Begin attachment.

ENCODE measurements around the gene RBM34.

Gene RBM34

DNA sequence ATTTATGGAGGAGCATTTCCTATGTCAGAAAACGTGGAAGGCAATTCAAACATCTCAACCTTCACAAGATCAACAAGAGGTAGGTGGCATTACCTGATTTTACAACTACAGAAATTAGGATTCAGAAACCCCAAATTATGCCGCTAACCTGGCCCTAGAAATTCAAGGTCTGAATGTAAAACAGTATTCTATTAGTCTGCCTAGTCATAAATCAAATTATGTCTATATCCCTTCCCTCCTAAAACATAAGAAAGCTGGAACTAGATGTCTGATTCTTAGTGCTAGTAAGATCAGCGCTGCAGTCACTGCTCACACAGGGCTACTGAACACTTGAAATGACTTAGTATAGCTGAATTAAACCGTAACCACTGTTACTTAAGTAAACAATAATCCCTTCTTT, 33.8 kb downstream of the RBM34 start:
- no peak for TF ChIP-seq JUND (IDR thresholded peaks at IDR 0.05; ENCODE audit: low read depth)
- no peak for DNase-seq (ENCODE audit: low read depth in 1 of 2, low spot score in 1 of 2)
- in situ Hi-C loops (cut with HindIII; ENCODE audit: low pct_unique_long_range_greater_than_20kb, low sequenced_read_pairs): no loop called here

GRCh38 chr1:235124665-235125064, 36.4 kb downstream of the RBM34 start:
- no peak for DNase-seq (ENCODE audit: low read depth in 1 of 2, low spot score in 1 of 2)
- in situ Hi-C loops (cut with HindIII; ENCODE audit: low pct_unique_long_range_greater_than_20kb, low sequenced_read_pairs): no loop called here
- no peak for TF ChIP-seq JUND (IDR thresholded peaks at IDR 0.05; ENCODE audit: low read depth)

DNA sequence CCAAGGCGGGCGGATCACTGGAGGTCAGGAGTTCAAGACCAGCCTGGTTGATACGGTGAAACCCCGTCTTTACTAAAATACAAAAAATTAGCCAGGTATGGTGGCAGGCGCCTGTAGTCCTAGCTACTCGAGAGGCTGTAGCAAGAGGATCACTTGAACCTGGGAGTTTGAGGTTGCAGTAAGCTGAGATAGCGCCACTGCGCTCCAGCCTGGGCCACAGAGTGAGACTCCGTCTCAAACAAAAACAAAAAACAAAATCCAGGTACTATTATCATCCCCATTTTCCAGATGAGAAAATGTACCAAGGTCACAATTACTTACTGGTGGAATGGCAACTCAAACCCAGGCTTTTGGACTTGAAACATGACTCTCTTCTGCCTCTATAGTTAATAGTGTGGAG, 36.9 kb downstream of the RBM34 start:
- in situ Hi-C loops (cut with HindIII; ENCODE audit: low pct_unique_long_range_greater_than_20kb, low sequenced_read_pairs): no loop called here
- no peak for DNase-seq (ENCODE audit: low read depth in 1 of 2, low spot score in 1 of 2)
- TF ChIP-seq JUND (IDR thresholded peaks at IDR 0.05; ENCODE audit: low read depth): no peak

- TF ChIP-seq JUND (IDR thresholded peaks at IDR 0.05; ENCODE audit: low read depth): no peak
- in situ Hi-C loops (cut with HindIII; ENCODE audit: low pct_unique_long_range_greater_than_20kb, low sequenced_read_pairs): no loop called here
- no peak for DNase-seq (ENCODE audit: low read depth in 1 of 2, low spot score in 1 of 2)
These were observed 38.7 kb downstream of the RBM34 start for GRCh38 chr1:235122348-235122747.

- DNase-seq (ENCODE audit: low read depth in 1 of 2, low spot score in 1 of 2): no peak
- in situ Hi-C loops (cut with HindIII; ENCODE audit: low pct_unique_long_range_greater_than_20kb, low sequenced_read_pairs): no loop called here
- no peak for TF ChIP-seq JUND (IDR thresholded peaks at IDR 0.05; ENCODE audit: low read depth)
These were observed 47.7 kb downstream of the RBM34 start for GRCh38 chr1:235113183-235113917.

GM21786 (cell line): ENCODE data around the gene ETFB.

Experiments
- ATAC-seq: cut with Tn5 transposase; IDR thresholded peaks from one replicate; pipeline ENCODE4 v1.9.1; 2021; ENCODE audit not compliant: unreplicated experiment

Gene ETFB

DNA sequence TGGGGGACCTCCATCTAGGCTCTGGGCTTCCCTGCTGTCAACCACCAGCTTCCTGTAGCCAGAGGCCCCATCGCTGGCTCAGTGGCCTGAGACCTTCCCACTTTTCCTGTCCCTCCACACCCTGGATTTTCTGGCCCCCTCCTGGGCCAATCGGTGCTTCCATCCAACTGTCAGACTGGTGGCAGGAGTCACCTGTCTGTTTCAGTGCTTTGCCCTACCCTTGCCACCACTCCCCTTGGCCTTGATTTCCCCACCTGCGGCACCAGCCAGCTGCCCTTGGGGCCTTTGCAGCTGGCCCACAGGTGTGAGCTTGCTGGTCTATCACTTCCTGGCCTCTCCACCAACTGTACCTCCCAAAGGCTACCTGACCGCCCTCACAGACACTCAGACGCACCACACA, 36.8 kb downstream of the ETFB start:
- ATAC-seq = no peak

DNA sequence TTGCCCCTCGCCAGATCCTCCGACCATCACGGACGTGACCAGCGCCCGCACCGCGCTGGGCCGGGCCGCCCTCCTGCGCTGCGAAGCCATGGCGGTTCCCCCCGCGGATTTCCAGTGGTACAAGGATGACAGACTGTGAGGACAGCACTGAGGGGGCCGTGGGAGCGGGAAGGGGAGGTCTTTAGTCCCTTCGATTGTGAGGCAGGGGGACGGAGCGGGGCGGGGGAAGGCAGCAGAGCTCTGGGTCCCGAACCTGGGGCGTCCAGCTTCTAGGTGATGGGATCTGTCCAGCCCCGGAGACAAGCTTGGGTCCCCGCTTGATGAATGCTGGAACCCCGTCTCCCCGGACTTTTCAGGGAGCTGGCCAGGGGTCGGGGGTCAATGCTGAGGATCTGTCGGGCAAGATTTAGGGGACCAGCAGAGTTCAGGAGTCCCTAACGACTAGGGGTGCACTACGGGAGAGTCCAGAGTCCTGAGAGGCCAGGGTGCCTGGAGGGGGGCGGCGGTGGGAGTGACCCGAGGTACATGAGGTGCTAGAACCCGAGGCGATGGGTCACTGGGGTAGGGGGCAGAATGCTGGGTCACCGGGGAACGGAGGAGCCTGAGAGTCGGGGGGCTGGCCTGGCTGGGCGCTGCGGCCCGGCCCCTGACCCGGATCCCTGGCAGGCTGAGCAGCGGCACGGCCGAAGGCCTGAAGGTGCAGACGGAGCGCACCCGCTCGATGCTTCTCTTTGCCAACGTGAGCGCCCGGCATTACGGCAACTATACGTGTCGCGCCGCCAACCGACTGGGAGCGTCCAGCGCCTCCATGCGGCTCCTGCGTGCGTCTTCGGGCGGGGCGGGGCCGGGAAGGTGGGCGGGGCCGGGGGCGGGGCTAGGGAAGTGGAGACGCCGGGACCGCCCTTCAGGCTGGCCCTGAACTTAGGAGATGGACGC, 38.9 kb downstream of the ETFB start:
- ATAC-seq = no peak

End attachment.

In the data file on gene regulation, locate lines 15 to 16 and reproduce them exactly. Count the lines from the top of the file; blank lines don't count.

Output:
- TF ChIP-seq JUND (IDR thresholded peaks at IDR 0.05; ENCODE audit: low read depth): no peak
- in situ Hi-C loops (cut with HindIII; ENCODE audit: low pct_unique_long_range_greater_than_20kb, low sequenced_read_pairs): no loop called here